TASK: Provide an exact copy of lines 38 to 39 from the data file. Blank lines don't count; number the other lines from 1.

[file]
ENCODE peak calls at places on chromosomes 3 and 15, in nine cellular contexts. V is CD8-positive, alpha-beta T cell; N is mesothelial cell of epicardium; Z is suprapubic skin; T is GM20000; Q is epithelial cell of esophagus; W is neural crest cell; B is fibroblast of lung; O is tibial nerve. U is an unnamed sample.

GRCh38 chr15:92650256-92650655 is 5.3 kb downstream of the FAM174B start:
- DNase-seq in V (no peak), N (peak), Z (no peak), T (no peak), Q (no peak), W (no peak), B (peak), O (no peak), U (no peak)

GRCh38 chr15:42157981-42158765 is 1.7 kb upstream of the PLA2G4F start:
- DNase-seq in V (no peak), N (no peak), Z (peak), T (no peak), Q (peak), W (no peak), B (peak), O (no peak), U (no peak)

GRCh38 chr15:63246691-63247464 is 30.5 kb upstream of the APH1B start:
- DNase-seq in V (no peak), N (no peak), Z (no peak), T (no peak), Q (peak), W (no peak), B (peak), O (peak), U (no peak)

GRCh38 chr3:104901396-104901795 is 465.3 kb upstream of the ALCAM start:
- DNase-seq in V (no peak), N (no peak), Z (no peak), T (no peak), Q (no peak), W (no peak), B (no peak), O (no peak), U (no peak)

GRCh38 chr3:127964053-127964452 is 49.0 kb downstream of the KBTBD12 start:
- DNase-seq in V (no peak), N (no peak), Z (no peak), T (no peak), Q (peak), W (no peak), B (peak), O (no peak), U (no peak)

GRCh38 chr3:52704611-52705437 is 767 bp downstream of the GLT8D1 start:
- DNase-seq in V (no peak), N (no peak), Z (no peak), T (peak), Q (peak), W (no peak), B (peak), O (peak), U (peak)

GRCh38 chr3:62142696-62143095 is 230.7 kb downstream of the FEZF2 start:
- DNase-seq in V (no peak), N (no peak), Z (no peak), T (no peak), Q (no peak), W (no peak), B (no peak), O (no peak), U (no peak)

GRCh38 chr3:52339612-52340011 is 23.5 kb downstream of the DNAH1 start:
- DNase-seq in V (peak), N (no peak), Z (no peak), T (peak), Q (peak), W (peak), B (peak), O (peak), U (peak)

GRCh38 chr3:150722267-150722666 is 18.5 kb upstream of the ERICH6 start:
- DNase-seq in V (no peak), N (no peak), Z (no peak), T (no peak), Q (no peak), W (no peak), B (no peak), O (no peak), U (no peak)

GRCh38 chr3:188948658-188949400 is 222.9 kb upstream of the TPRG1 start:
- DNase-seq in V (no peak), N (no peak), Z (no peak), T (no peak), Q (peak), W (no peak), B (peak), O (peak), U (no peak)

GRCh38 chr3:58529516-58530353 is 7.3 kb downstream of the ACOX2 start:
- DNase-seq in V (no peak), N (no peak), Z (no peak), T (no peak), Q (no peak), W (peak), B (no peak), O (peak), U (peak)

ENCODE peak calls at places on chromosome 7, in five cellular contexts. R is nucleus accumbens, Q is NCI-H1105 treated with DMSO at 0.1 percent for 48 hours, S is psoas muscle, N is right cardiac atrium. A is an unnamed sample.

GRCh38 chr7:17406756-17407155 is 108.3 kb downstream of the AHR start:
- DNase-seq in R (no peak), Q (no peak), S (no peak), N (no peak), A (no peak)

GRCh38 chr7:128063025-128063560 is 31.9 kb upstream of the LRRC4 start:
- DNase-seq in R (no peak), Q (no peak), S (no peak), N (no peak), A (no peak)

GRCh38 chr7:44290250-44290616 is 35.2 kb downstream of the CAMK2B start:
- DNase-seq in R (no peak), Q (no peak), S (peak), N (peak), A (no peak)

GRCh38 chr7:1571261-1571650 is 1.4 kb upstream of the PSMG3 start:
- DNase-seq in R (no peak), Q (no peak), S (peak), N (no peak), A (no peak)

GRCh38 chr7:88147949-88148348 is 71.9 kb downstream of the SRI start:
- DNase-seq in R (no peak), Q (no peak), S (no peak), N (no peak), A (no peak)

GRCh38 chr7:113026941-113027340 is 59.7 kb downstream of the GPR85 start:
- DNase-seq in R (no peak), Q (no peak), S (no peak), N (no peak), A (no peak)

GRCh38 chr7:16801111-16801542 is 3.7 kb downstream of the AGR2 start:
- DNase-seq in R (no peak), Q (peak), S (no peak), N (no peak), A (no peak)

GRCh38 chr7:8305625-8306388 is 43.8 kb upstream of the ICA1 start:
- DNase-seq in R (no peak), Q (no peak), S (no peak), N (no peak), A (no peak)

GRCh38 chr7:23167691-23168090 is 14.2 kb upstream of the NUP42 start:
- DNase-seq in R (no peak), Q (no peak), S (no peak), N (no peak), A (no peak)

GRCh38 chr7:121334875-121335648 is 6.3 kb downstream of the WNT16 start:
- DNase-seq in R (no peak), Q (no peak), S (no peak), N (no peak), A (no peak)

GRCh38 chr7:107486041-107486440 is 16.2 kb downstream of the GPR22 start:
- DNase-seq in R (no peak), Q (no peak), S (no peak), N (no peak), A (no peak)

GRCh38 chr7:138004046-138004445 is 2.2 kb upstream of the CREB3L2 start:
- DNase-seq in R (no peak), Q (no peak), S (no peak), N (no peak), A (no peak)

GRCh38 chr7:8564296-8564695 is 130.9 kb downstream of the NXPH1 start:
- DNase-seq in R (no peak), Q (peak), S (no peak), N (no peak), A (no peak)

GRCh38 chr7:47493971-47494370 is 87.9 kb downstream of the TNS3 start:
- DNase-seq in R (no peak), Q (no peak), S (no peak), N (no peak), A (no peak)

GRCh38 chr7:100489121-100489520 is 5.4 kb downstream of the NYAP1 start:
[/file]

- DNase-seq in R (no peak), Q (peak), S (no peak), N (no peak), A (no peak)

GRCh38 chr7:8305625-8306388 is 43.8 kb upstream of the ICA1 start: